Kelsey Wolfe, a 2022 graduate of the Doctor of Nursing Practice (DNP) program, will begin a prestigious fellowship for nurse practitioners and oncology this fall at MD Anderson Cancer Center in Houston. She is one of just four applicants across the country chosen for the role.
“I essentially decided last summer after doing a rotation at Tennessee Oncology that I was interested in pursuing a career in oncology as a nurse practitioner,” Wolfe said. She searched for options and found MD Anderson’s 12-month fellowship to be a good fit. The fellowship also led the way in 2006 as the first in the field for nurse practitioners.
Participants complete both clinical and didactic training in more than 20 different specialties within oncology. “You rotate through with advanced practice providers as your preceptors,” she said. “Then at the end, you choose two areas of specialty you’re interested in and you can focus on those.”
The fellowship also includes a lecture series as well as participation in national conferences. “It’s a very comprehensive program to serve as a foundation, essentially, to a career in oncology nursing.”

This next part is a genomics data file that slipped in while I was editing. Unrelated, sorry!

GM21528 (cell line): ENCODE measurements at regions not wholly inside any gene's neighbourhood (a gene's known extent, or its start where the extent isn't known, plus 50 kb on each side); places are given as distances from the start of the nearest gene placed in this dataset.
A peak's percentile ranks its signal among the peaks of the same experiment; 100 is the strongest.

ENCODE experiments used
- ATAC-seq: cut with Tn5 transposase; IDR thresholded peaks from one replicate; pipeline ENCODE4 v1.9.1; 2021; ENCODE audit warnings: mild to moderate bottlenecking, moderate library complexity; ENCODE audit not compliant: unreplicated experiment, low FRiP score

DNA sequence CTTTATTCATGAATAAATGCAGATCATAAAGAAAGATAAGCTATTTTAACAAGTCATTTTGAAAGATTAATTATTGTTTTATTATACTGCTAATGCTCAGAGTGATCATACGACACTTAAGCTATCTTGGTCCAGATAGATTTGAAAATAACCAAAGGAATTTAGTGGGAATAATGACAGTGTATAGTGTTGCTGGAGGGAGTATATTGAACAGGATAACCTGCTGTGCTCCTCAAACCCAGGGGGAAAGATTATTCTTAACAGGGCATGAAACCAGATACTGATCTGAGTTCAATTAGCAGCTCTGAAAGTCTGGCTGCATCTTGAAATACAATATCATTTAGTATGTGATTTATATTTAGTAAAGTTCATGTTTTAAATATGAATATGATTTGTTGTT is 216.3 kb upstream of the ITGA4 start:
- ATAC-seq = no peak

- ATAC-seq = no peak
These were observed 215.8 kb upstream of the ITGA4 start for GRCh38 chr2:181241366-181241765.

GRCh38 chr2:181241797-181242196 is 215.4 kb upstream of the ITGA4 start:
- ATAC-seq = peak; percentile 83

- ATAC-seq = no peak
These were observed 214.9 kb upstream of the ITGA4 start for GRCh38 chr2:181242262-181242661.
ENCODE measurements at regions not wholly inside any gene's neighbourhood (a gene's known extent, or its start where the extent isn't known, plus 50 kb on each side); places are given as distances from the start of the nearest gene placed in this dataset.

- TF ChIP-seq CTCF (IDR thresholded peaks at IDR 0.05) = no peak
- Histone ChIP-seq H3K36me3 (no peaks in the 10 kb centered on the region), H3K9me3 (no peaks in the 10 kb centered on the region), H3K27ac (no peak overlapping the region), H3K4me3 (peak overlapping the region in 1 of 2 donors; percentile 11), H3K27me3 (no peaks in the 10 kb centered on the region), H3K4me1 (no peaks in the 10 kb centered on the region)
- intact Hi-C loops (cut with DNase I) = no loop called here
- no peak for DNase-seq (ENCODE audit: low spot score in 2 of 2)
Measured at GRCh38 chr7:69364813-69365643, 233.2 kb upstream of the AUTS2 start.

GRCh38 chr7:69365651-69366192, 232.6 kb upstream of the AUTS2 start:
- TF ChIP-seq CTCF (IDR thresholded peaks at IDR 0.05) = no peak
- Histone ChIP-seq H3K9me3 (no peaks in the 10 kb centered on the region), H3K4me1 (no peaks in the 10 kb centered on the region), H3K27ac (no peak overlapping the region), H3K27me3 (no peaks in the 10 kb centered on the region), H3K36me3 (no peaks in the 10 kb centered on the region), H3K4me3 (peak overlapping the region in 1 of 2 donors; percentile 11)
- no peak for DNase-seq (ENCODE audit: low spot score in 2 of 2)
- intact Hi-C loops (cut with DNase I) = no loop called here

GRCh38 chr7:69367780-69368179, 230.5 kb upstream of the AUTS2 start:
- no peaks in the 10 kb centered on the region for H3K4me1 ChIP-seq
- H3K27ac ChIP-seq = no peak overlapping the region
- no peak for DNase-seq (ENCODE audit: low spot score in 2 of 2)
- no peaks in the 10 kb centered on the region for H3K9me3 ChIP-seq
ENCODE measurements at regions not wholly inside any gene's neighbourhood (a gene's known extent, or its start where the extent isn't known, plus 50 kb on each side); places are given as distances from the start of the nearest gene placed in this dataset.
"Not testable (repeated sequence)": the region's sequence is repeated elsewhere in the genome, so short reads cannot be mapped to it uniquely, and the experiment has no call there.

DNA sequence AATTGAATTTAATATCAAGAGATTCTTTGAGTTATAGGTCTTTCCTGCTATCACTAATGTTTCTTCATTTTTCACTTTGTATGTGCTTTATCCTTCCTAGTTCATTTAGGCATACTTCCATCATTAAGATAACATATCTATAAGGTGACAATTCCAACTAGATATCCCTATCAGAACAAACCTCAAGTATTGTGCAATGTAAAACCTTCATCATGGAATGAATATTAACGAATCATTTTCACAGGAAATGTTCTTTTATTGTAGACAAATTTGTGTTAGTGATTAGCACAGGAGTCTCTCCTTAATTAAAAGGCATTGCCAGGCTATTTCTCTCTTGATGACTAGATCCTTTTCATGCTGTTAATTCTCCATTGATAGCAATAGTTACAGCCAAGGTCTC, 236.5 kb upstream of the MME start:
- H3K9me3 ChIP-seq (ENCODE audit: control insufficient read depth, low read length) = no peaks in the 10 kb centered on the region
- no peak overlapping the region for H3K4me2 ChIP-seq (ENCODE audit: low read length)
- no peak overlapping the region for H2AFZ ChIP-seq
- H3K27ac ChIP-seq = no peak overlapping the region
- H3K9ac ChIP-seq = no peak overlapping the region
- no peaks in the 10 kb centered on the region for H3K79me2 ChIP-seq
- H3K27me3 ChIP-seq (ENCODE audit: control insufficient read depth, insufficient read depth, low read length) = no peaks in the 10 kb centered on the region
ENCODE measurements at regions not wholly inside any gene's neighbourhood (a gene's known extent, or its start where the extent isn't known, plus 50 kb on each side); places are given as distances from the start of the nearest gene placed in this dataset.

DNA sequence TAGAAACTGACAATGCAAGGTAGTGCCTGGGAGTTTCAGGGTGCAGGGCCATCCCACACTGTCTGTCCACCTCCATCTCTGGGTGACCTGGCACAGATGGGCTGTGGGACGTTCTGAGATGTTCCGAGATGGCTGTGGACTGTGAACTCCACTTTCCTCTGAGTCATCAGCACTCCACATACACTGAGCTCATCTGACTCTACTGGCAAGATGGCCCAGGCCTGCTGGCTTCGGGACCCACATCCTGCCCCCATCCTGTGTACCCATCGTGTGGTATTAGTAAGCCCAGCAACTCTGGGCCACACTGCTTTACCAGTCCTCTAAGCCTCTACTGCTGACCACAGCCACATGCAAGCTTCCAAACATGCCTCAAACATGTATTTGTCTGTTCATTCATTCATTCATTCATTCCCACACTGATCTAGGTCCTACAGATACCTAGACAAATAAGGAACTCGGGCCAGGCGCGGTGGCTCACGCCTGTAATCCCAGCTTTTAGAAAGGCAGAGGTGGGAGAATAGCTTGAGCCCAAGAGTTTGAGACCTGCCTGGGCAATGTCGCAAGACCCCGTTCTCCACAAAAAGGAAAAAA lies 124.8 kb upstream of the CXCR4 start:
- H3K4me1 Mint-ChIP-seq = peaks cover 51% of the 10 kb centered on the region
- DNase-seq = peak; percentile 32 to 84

Wolfe says she previously imagined a career in primary care but began to appreciate the opportunity to provide stable care for patients in oncology during a stressful time in their lives. The rigorous research in oncology and ever-changing treatment modalities also felt inspiring to her. “It gives me a lot of hope seeing all the ways oncology has changed over the years,” she said. “As research is conducted, there are more ways to treat cancer, which is awesome.”
Wolfe came to Belmont for the DNP program in 2019 after working at Seattle Children’s Hospital.
“It’s been a great experience,” she said. “The main thing that has been wonderful about Belmont is just the personal touch with getting to know professors and feeling like they know me and support me. They know my career goals, they know my strengths, and they have just encouraged me along the way.”
Wolfe said she chose the Belmont DNP program because of its in-person instruction at a time when many nurse practitioner programs are offered virtually instead. “I knew in-person is how I best learn,” she said. “Especially with the clinical program, I wanted to have that hands-on experience in the classroom and lab. That was important to me, and I think the value of that has really come through in how I’ve gotten to know my professors and classmates. I think the accountability you have when you see your classmates and professors in-person— it inspires me to do even better and try harder to do my best.”